Global markets sank Thursday after the European Central Bank cut its 2019 economic growth forecast and announced a new round of longer-term refinancing operations (TLTRO) stimulus for European banks.
The ECB cut its 2019 Eurozone growth forecast from 1.7 percent to 1.1 percent. It also announced a third round of bank stimulus that will begin in September and run through March 2021. The ECB indicated it has no plans to raise interest rates from record lows in 2019.
Why It’s Important
Economists anticipated there would be no rate hike from the ECB. Some suspected a TLTRO announcement, but few anticipated such an aggressive cut to 2019 economic growth forecasts.
The dovish announcement of no rate hikes and additional bank stimulus was likely already priced into markets, according to Tom Essaye, founder of Sevens Research Report.
“For the first time in well over a year the ECB matters again for US stocks as investors need continual positive affirmation that global central banks are turning dovish. If they don’t get it from the ECB, that will add to the headwinds facing markets,” Essaye said Thursday.
Berenberg analyst Philipp Jaeger said much of the negative market reaction may be due to the degree of the stimulus falling short of what some investors had hoped.
Markets around the world headed lower after ECB President Mario Draghi spoke to reporters on Thursday about the ECB’s economic outlook.
“The persistence of uncertainties related to geopolitical factors, the threat of protectionism and vulnerabilities in emerging markets appears to be leaving marks on economic sentiment,” Draghi said.
The biggest factor creating chaos for the EU in the near-term is Brexit. The U.K. will hold a series of votes next week to determine whether it will adopt Prime Minister Theresa May’s Brexit proposal that was initially rejected in January, exit the EU with no plan in place or postpone Brexit until a later date.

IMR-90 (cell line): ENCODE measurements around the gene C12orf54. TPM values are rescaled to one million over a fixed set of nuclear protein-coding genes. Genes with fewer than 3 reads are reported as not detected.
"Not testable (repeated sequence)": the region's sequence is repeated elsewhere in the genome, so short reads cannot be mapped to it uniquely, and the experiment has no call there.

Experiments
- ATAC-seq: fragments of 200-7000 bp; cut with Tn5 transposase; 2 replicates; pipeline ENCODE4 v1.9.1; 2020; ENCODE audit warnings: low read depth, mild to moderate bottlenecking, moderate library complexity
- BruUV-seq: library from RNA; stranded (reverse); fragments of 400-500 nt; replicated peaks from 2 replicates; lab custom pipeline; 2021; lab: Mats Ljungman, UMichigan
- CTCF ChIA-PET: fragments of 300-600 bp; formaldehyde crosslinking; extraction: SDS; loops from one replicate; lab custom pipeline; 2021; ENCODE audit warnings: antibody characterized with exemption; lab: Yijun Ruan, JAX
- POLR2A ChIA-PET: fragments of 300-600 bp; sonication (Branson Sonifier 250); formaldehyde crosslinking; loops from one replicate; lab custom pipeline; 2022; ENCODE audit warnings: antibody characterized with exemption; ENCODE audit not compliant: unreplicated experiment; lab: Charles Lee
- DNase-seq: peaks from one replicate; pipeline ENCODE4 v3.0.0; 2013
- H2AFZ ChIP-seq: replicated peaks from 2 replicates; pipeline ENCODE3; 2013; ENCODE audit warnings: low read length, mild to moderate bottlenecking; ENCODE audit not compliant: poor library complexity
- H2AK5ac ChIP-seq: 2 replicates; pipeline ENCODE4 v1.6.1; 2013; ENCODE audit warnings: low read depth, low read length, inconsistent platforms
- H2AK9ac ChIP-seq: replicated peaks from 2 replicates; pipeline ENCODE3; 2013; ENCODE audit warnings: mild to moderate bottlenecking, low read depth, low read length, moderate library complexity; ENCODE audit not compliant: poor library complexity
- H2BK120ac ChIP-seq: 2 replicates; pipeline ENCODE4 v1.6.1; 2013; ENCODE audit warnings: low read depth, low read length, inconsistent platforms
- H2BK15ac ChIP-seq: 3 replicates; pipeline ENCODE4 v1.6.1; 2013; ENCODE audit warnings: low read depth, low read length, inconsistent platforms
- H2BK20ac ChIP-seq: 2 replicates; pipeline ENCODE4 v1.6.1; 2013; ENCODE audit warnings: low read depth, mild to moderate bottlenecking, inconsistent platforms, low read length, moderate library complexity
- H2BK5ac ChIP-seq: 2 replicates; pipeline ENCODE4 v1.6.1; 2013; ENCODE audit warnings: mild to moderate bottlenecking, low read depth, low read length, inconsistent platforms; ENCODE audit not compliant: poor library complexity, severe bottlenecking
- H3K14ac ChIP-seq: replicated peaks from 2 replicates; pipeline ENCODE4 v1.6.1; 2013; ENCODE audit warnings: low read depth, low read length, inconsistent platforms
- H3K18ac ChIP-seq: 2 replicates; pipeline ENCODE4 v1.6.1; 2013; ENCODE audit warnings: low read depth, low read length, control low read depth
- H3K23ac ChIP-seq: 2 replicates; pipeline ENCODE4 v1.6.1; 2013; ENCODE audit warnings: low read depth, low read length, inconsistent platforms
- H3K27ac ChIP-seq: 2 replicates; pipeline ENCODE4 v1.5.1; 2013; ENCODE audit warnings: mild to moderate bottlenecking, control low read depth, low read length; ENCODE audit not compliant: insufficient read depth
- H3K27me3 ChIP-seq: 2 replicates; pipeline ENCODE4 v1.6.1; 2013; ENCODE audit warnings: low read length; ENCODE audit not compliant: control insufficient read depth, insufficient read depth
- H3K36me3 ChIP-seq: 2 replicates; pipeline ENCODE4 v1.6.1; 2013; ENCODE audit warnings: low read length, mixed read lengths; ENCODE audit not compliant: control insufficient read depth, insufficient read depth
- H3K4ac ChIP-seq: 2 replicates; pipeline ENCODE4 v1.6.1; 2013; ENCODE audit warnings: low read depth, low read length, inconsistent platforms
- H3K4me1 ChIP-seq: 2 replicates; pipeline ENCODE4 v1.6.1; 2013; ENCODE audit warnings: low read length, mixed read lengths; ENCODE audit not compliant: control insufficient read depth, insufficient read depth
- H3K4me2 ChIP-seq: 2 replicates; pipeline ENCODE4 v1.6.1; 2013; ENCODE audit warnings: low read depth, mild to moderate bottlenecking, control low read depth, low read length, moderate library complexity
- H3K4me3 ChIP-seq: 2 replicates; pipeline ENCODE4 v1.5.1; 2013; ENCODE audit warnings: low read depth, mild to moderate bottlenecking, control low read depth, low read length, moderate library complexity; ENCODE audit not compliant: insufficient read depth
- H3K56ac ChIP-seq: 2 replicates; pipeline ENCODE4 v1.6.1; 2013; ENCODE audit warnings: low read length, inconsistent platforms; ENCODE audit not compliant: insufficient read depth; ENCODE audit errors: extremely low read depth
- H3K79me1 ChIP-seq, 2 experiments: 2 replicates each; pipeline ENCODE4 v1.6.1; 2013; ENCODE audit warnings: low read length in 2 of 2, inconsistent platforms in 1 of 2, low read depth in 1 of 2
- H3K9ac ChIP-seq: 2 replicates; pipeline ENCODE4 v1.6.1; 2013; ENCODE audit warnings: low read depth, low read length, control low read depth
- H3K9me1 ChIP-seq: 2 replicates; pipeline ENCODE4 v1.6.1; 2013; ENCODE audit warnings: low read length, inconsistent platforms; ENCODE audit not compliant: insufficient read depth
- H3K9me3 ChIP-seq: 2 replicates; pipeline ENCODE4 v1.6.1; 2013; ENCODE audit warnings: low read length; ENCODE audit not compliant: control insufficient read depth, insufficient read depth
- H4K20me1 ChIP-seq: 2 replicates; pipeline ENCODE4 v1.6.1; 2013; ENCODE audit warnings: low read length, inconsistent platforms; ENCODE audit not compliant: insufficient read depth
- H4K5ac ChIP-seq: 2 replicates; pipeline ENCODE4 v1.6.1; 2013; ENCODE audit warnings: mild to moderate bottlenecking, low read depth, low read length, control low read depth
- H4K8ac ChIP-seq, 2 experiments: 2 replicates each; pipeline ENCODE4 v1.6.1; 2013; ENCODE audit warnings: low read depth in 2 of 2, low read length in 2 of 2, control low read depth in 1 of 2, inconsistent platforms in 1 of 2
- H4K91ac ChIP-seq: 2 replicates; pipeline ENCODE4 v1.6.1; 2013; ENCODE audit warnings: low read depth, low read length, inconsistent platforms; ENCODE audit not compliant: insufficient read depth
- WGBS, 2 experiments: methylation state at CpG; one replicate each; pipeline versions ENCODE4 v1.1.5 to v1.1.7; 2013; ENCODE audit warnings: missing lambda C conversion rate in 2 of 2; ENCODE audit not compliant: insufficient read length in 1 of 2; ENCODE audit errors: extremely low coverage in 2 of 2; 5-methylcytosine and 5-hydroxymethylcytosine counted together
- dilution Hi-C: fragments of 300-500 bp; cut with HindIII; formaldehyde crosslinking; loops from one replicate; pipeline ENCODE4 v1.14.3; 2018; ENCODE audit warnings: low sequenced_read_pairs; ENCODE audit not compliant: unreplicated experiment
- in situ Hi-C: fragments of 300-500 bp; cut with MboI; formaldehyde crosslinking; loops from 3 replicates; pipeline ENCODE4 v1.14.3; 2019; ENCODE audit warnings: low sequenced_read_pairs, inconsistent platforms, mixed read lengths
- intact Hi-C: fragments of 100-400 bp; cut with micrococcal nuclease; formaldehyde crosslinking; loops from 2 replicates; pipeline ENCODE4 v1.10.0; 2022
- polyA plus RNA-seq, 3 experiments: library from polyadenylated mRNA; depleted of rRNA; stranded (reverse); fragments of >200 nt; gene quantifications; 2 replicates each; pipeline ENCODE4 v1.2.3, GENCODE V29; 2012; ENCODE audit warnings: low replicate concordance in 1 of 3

In addition, the international trade war spearheaded by U.S. president Donald Trump has created additional uncertainty in the European economy. Despite aggressive international tariffs from Trump, U.S. trade deficit surged to its highest level in a decade in 2018.
The next major economic data point U.S. investors will be watching is Friday’s U.S. jobs report. Essaye said investors will be looking for job creation in a sweet spot range of between 125,000 and 350,000.
The SPDR S&P 500 ETF Trust (NYSE: SPY) dropped 0.9 percent on Friday and is down 2 percent on the week.
Here’s a look at how other stocks and ETFs were impacted Thursday:
- iShares MSCI United Kingdom Index (NYSE: EWU) was down 0.7 percent.
- Vanguard FTSE Europe ETF (NYSE: VGK) was down 1 percent.
- Deutsche Bank AG (NYSE: DB) was down 5 percent.
- ISHARES TR/MSCI EUROPE FINL SE (NASDAQ: EUFN) was down 2.2 percent.
Fed Chair Powell: 'We Are Prepared To Adjust'
Mario Draghi is captured during the special address session at the Annual Meeting 2013 of the World Economic Forum in Davos, Switzerland.
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